Seven out of ten American workers struggle to achieve an acceptable balance between work and family life, reports a new study published in American Sociological Review, funded by the National Institutes of Health and the Centers for Disease Control and Prevention. That number has been climbing over time, to a point where employees — especially parents — feel stressed, overwhelmed, and maxed out. In “Changing Work and Work-Family Conflict: Evidence from the Work, Family, and Health Network,” researchers asked what can be changed in the workplace to address this growing health and productivity problem. They conducted a large-scale experiment in a Fortune 500 company and found that work-family conflicts don’t need to be solely employees’ individual, private troubles, but can be resolved systemically with a little management leadership.
Nearly 700 employees from an information technology department participated in the experiment. These were highly skilled, middle-aged workers with professional and technical degrees. They worked long hours, with over 25 percent logging more than 50 hours per week. Some worked remotely but reported pressure to be visible at the office to demonstrate work and team commitment. The research team randomly assigned these employees to two groups. Those in the “treatment” group were then given greater control over when and where they worked, and more supervisor support for their family and personal lives. The control group’s working conditions remained unchanged.
Over a six-month period, the people in the treatment group experienced a significant reduction in work-family conflict — that chronic sense of being pulled in two different directions. Crucially, employees who were more likely to be vulnerable to work-family conflicts (parents and people with less supportive supervisors initially) benefitted most from the intervention. Parents reported working one hour less per week than non-parents, but others did not have to increase their workloads to accommodate parents. People in the treatment group also reported that they felt they now had adequate time to spend with their families while managing their workloads. Overall, they felt more in-control and less overwhelmed.
For people working every day to balance complicated lives, this might not sound like news — but here’s why it is. This is the first study to offer evidence based on a randomized trial that workplace interventions, such as increased schedule control and supervisor support, can reduce employee work-life conflict. The randomized, experimental method allowed researchers to eliminate competing explanations for their findings — explanations, for example, like lower initial stress or the possibility that some workers quit to take less stressful jobs elsewhere. The study is also the first experiment to change the way people and supervisors work to benefit employees’ work-family balance. By altering factors in entire workplace groups or departments, the research shows that there is a way to move away from “Mother may I?” workplace flexibility — individual accommodations that a person negotiates with his or her boss — and toward systemic change in an organization that benefits all.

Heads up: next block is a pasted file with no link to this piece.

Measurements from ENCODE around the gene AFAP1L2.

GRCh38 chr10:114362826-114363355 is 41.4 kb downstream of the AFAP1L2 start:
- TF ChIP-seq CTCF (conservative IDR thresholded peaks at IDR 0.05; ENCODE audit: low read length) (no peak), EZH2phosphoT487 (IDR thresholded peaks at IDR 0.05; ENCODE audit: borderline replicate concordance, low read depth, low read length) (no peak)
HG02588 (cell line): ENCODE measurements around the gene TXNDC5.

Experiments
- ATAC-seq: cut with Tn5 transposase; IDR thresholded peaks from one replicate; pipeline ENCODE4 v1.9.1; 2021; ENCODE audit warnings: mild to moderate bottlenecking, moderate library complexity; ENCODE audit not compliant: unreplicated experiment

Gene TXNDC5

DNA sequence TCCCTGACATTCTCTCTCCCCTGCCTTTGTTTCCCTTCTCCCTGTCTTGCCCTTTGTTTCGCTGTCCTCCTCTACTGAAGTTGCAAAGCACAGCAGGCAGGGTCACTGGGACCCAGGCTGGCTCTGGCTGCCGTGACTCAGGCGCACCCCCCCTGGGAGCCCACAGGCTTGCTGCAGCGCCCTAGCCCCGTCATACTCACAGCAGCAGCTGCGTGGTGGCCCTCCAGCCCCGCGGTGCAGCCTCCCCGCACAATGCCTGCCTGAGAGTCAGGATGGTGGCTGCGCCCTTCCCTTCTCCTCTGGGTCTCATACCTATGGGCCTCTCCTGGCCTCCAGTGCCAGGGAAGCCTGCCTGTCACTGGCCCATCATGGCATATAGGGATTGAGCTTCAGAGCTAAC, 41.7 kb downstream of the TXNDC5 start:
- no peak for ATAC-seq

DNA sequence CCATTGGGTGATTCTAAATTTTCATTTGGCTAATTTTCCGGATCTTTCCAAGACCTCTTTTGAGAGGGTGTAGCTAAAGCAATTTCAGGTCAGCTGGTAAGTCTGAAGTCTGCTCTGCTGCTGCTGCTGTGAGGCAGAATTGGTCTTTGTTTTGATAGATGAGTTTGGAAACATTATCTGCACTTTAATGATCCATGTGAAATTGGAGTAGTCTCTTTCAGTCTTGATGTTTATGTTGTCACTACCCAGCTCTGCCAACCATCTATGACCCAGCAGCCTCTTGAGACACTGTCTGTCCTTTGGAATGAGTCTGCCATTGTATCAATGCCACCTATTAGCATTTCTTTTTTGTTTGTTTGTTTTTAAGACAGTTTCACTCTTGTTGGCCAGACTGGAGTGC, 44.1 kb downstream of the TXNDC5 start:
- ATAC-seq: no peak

Numerous benefits of lowering work-life stress have been documented, in physical health and mental health (including reduced hypertension, better sleep, and lower consumption of alcohol and tobacco), as well as decreased marital tension and better parent-child relationships. So it’s surprising that two other new studies report weakened company commitment to employees working flexibly. While more than 8 in 10 employees in new survey from the Flex+Strategy Group cited negative impacts on worker loyalty, health, and performance when a company does not permit work-life flexibility, almost half of the respondents sensed ambivalence and declining commitment to it from their employers. Further, a Boston College study found that, while telecommuting and flexible hours are often negotiated between individual employees and their supervisors on an as-needed basis, companies have cut back on some critical work-life balance options like reduced hours, part-time work, job sharing, and paid family leave.
What employees sense about their managers’ and companies’ commitment to work-family-life balance reflects the organizational culture and its leadership. Returning to the American Sociological Review study, the people in the experimental group who were given more control over when and where they worked, almost doubled their average hours of work at home (from 10 to almost 20 per week). These technology workers had the tools to telecommute prior to the workplace experiment, but they either had not been given discretion to do so or had not felt comfortable doing so. The “permission” granted by the experiment freed workers to think about new ways of working, and many did so. The experiment also “unfroze” managers from old ways of doing things.
In the end, adjustments in management thinking about when and where work gets done, and about support for employees’ lives outside work, led to the work-life holy grail: design of system-wide flexibility (to relieve pressure for people who need it), without burdening those working conventionally, and without requiring individual workers to figure out alone how to balance everything.
Nanette Fondas, co-author of The Custom-Fit Workplace, writes about business, work, and family issues. Her articles have appeared in The Atlantic, Slate, Psychology Today, Ms., HuffingtonPost, and scholarly journals. Follow her on Twitter @NanetteFondas.
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